A Message from the President Regarding U.S. Treasuries
You will soon receive a copy of Pax World's new prospectus, and you will note that whereas a year ago we offered investors a choice among three mutual funds, today we offer eight. In addition to the Value Fund and the Women's Equity Fund, which we added to our fund line-up last fall, Pax World now offers a Small Cap Fund, an International Fund and a Global Green Fund (investing in environmental technologies) as well. These new funds join the Balanced Fund, Growth Fund and High Yield Bond Fund in filling out Pax's offerings – providing more investment and asset allocation opportunities for Pax World investors.
I want to take a moment as well to reiterate the importance we place upon our weapons screen. We take Pax World's mission of promoting peace very seriously. That is the rationale underlying the weapons screen and the motivating force for much of our work. In launching the Global Green Fund there was some discussion of dispensing with the weapons screen and other environmental, social and governance (ESG) criteria in favor of a "pure play" environmental fund. Other SRI or "green" investing firms have taken such an approach. We decided not to. Pax means peace, and we have no intention of abandoning the weapons screen.
In the past, Pax World avoided investing in U.S. Treasuries as well. Some other SRI investment managers do the same, although others invest in U.S. Treasuries. I think it's fair to say, however, that the SRI community has never clearly articulated the basis for excluding U.S. Treasuries from SRI portfolios. The screen probably had its origins among SRI and religious investors during the Viet Nam War era as a complement to the weapons screen: no investing in weapons manufacturers and no investments in financing war. It was more a symbolic gesture than an effort to change the behavior of an issuer. (While divestment or non-investment decisions of SRI or religious investors have not made wholesale changes in corporate behavior, there are many instances where such actions have helped to change corporate behavior for the better. There can be no illusion that non-investment in Treasuries is likely to change the actions of the U.S. government.) If looked at closely, the exclusion of U.S. Treasuries as an investment policy simply doesn't bear up to scrutiny.
It is one thing to eschew military weapons contractors because you don't want to profit from war – that is core to Pax World's identity and mission. It's quite another to take the military screen so far down the line that it is extended to U.S. Treasuries – the result being that the SRI industry may be perceived as withdrawing support from the U.S. government itself. U.S. Treasuries support the military, yes, but the U.S. government does far more than provide for the common defense, and screening out Treasuries eliminates one of the world's largest enterprises for environmental protection, equal opportunity, social security, infrastructure provision, labor protections, humanitarian relief, and many of the other values we promote.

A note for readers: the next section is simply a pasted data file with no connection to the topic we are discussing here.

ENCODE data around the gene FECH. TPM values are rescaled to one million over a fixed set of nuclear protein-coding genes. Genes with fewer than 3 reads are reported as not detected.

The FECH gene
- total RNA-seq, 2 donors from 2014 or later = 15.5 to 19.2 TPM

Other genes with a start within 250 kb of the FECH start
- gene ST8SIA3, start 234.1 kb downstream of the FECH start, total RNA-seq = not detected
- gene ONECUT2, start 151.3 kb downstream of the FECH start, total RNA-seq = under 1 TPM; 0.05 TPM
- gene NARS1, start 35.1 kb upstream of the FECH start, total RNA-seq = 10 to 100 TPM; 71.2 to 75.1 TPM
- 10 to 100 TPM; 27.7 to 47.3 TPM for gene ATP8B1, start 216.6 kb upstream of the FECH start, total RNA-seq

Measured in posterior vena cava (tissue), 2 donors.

The argument that "most of the money goes to the military" is demonstrably false – these are general obligation bonds of the U.S. government that go to finance all of its obligations. In 2007, of the total outlays of the U.S. government, 60 percent were for programmatic spending (also called nondiscretionary), a category that includes Social Security, Medicare, Medicaid, income security,1 and other retirement and disability programs. The remaining 30 percent of Federal outlays were about evenly split between defense programs and domestic/international outlays, meaning that defense spending, at a time when defense outlays are high, accounted for approximately 15 percent of Federal outlays. Non-defense discretionary outlays include expenditures for environmental protection, agriculture programs, resource conservation, health and human services, housing and urban development, aeronautics research, justice, transportation, veterans programs, and education. The largest single category of non-defense discretionary outlays is education. Eliminating Treasuries on the grounds that federal spending is used for war is something like screening out grocery stores because they sell cigarettes.